/ By Jacob Appel One of the most upsetting illnesses any psychiatrist encounters is Wernicke-Korsakoff Syndrome (WKS). Caused by a deficiency of thiamine (vitamin B1), it results in devastating impairment of muscle control and memory. Able-bodied men and women develop a severe and irreversible amnesia that wipes clean their pasts and prevents them from forming new memories. Those who survive — and many patients don’t — are often relegated to nursing homes. Yet the neurological damage WKS causes is only part of what makes it so upsetting to emergency room psychiatrists; after all, many neurological and psychiatric illnesses inflict irreversible cognitive harm. The tragedy of WKS is that, with appropriate public health measures, it could be easily prevented. Historically, thiamine deficiency afflicted the indigent, prisoners of war, and societies with rice-based diets. Its most serious chronic manifestation, beriberi, can present in a “wet” form that results in cardiac overload and massive edema, or in a “dry” variant — of which WKS is a subset — that affects the peripheral nervous system, the brain, or both. In addition to amnesia, victims of WKS often display striking degrees of spontaneous confabulation, in which they volunteer personal stories that they believe to be true but are not. Prevalence rates for WKS at autopsy have been found to run as high as 2.8 percent in Australia, and between 0.1 to 2.2 percent in the U.S. Copyright 2019 Undark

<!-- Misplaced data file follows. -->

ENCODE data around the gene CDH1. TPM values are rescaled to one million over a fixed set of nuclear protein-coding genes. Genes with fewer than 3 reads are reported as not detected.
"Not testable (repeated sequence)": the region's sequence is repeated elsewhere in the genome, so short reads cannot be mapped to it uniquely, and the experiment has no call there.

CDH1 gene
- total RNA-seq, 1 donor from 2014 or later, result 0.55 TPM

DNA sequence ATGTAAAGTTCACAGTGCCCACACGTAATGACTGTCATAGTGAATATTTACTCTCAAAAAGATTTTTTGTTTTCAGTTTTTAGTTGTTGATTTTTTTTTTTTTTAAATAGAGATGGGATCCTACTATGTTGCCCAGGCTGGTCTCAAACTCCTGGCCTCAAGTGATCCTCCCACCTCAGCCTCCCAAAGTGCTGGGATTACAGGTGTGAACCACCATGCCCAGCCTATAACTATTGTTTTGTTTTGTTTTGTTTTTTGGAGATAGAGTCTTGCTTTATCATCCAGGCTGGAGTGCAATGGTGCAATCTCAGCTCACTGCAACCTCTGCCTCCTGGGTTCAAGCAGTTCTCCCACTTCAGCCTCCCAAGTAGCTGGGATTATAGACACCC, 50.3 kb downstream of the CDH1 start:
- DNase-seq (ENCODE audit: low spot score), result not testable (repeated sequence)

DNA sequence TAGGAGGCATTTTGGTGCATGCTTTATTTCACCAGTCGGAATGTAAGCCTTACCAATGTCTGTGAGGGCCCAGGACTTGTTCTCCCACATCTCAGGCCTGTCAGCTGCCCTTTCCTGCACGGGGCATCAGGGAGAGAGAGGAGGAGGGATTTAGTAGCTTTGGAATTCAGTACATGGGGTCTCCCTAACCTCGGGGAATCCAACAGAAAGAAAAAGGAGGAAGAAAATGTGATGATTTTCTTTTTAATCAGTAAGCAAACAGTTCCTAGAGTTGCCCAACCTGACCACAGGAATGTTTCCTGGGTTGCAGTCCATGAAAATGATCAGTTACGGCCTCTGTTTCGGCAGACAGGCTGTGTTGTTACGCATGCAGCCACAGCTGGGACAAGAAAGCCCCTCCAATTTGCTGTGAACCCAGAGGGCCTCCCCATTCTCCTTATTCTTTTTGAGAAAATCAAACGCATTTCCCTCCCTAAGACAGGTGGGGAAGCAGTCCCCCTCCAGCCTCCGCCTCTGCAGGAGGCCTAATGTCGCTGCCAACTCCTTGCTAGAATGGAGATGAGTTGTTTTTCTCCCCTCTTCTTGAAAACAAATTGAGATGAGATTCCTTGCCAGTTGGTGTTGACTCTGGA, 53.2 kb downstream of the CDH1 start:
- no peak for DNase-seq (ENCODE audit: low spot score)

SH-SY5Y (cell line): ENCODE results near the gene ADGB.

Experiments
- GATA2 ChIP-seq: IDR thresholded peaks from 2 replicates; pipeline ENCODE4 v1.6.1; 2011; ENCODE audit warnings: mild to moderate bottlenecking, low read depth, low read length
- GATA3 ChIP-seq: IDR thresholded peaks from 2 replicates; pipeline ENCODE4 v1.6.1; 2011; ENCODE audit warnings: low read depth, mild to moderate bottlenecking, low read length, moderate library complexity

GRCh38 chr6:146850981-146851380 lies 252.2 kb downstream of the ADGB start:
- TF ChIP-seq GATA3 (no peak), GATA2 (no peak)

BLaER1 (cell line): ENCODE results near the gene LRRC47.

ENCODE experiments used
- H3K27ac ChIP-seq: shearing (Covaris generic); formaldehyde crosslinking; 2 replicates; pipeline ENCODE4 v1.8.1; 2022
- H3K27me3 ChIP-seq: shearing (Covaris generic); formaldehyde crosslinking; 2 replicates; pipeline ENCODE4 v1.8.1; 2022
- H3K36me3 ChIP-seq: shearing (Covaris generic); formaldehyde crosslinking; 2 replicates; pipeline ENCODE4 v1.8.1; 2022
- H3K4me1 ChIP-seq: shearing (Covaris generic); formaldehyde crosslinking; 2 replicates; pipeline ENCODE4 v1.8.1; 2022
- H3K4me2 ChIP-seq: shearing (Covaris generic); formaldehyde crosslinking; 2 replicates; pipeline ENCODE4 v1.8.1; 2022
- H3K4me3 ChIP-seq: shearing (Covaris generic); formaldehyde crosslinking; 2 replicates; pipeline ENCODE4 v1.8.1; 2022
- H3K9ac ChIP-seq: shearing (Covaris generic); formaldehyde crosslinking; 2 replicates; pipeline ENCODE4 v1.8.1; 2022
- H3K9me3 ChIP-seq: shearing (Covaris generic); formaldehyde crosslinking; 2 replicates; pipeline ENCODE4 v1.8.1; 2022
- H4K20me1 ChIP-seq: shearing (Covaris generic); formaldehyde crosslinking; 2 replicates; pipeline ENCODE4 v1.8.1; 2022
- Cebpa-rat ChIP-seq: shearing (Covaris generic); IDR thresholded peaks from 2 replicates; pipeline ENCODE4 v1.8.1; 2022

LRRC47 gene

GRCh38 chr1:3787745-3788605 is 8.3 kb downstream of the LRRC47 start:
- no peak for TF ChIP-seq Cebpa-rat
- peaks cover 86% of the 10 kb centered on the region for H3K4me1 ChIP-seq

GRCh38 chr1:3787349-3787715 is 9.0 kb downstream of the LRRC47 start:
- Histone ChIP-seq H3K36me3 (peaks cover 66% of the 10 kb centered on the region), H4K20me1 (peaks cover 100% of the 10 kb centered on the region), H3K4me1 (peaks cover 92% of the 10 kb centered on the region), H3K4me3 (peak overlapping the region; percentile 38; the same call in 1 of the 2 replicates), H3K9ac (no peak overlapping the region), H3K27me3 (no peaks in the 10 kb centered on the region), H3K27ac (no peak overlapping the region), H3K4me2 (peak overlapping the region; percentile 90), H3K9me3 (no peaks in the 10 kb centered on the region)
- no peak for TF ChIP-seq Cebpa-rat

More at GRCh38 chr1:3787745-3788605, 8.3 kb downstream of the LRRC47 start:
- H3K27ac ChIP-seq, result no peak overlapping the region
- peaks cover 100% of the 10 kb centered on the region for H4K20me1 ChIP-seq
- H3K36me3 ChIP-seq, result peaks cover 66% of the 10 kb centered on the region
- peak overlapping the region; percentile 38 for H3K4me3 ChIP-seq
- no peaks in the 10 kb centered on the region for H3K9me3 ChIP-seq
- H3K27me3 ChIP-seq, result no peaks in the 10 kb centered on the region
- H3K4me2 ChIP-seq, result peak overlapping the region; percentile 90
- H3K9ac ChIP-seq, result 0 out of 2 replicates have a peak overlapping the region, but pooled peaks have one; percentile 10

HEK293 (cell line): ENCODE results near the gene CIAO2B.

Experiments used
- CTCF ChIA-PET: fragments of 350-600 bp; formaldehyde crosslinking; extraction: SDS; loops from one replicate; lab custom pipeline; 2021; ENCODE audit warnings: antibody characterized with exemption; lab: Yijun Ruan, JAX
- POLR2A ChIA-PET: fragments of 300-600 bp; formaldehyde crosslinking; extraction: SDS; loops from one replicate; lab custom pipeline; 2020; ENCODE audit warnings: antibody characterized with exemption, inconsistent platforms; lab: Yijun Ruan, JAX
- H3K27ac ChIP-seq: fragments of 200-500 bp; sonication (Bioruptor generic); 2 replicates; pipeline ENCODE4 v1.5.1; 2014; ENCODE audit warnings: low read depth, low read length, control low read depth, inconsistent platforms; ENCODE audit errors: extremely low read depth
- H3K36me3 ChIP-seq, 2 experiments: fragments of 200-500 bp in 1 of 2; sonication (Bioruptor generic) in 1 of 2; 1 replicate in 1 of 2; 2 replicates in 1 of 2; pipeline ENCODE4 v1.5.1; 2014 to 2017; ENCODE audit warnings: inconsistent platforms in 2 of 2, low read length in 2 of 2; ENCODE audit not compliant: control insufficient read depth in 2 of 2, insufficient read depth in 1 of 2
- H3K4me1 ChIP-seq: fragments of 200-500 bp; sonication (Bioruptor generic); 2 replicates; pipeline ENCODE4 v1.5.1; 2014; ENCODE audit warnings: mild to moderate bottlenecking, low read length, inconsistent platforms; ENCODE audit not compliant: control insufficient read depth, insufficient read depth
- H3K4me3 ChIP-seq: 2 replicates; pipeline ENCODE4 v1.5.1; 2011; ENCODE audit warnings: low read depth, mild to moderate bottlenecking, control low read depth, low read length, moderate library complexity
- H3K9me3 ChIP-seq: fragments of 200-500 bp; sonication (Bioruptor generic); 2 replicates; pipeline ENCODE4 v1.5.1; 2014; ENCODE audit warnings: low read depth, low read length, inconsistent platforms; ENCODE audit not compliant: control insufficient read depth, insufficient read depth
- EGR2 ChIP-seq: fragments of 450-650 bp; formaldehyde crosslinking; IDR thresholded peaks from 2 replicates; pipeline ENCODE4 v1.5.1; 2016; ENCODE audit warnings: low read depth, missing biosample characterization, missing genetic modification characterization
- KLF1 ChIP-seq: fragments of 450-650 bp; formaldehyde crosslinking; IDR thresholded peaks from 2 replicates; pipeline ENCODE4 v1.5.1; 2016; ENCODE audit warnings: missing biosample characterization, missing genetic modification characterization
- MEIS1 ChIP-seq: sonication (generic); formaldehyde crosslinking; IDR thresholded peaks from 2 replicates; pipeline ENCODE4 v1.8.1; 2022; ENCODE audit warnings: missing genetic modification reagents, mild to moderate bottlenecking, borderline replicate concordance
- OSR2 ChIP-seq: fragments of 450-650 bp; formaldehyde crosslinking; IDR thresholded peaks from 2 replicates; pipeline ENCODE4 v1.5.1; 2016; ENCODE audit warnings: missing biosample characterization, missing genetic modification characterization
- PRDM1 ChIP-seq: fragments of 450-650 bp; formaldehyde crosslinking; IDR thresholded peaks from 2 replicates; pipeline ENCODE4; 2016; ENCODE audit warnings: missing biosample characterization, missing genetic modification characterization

Keyword: Drug Abuse; Learning & Memory
Link ID: 25923 - Posted: 02.01.2019